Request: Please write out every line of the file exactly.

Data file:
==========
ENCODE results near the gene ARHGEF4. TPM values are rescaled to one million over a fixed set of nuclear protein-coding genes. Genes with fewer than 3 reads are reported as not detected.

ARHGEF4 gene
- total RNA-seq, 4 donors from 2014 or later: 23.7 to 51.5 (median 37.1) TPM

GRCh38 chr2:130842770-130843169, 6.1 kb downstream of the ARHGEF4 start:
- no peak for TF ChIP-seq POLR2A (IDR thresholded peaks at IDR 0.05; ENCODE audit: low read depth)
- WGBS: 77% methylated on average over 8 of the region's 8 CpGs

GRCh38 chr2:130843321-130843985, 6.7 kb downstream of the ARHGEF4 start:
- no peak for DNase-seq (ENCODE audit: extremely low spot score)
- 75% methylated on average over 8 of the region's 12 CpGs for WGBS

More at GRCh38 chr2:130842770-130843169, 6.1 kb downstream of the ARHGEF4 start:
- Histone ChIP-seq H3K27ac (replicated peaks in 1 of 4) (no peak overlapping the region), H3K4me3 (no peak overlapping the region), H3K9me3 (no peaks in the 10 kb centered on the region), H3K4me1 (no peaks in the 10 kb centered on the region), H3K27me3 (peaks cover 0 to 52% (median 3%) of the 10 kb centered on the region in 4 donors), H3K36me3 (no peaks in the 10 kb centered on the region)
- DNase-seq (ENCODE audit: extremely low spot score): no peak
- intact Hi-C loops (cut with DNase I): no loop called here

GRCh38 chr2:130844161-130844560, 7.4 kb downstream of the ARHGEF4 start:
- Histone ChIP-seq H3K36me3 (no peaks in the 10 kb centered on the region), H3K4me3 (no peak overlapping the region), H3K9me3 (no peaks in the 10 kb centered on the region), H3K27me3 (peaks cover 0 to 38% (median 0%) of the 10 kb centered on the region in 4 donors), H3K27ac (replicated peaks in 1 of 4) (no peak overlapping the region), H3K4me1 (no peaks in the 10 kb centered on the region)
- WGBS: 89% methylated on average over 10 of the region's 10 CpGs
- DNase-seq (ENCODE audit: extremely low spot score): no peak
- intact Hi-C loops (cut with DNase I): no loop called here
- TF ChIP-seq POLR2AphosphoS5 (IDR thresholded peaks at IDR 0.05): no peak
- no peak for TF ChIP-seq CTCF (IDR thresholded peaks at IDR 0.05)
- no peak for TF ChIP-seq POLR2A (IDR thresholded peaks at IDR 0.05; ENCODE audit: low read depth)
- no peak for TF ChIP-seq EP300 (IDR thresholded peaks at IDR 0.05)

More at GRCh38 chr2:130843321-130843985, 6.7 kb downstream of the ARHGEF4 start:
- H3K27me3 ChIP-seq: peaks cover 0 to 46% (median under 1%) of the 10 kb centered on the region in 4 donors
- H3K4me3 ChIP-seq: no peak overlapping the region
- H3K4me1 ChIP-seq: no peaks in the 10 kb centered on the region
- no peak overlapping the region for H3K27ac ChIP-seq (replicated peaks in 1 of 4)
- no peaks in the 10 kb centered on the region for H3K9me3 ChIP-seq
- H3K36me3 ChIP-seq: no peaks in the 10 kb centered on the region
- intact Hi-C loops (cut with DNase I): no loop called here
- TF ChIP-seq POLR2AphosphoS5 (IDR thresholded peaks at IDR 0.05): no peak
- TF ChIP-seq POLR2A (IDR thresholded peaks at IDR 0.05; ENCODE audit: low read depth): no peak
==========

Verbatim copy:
ENCODE results near the gene ARHGEF4. TPM values are rescaled to one million over a fixed set of nuclear protein-coding genes. Genes with fewer than 3 reads are reported as not detected.

ARHGEF4 gene
- total RNA-seq, 4 donors from 2014 or later: 23.7 to 51.5 (median 37.1) TPM

GRCh38 chr2:130842770-130843169, 6.1 kb downstream of the ARHGEF4 start:
- no peak for TF ChIP-seq POLR2A (IDR thresholded peaks at IDR 0.05; ENCODE audit: low read depth)
- WGBS: 77% methylated on average over 8 of the region's 8 CpGs

GRCh38 chr2:130843321-130843985, 6.7 kb downstream of the ARHGEF4 start:
- no peak for DNase-seq (ENCODE audit: extremely low spot score)
- 75% methylated on average over 8 of the region's 12 CpGs for WGBS

More at GRCh38 chr2:130842770-130843169, 6.1 kb downstream of the ARHGEF4 start:
- Histone ChIP-seq H3K27ac (replicated peaks in 1 of 4) (no peak overlapping the region), H3K4me3 (no peak overlapping the region), H3K9me3 (no peaks in the 10 kb centered on the region), H3K4me1 (no peaks in the 10 kb centered on the region), H3K27me3 (peaks cover 0 to 52% (median 3%) of the 10 kb centered on the region in 4 donors), H3K36me3 (no peaks in the 10 kb centered on the region)
- DNase-seq (ENCODE audit: extremely low spot score): no peak
- intact Hi-C loops (cut with DNase I): no loop called here

GRCh38 chr2:130844161-130844560, 7.4 kb downstream of the ARHGEF4 start:
- Histone ChIP-seq H3K36me3 (no peaks in the 10 kb centered on the region), H3K4me3 (no peak overlapping the region), H3K9me3 (no peaks in the 10 kb centered on the region), H3K27me3 (peaks cover 0 to 38% (median 0%) of the 10 kb centered on the region in 4 donors), H3K27ac (replicated peaks in 1 of 4) (no peak overlapping the region), H3K4me1 (no peaks in the 10 kb centered on the region)
- WGBS: 89% methylated on average over 10 of the region's 10 CpGs
- DNase-seq (ENCODE audit: extremely low spot score): no peak
- intact Hi-C loops (cut with DNase I): no loop called here
- TF ChIP-seq POLR2AphosphoS5 (IDR thresholded peaks at IDR 0.05): no peak
- no peak for TF ChIP-seq CTCF (IDR thresholded peaks at IDR 0.05)
- no peak for TF ChIP-seq POLR2A (IDR thresholded peaks at IDR 0.05; ENCODE audit: low read depth)
- no peak for TF ChIP-seq EP300 (IDR thresholded peaks at IDR 0.05)

More at GRCh38 chr2:130843321-130843985, 6.7 kb downstream of the ARHGEF4 start:
- H3K27me3 ChIP-seq: peaks cover 0 to 46% (median under 1%) of the 10 kb centered on the region in 4 donors
- H3K4me3 ChIP-seq: no peak overlapping the region
- H3K4me1 ChIP-seq: no peaks in the 10 kb centered on the region
- no peak overlapping the region for H3K27ac ChIP-seq (replicated peaks in 1 of 4)
- no peaks in the 10 kb centered on the region for H3K9me3 ChIP-seq
- H3K36me3 ChIP-seq: no peaks in the 10 kb centered on the region
- intact Hi-C loops (cut with DNase I): no loop called here
- TF ChIP-seq POLR2AphosphoS5 (IDR thresholded peaks at IDR 0.05): no peak
- TF ChIP-seq POLR2A (IDR thresholded peaks at IDR 0.05; ENCODE audit: low read depth): no peak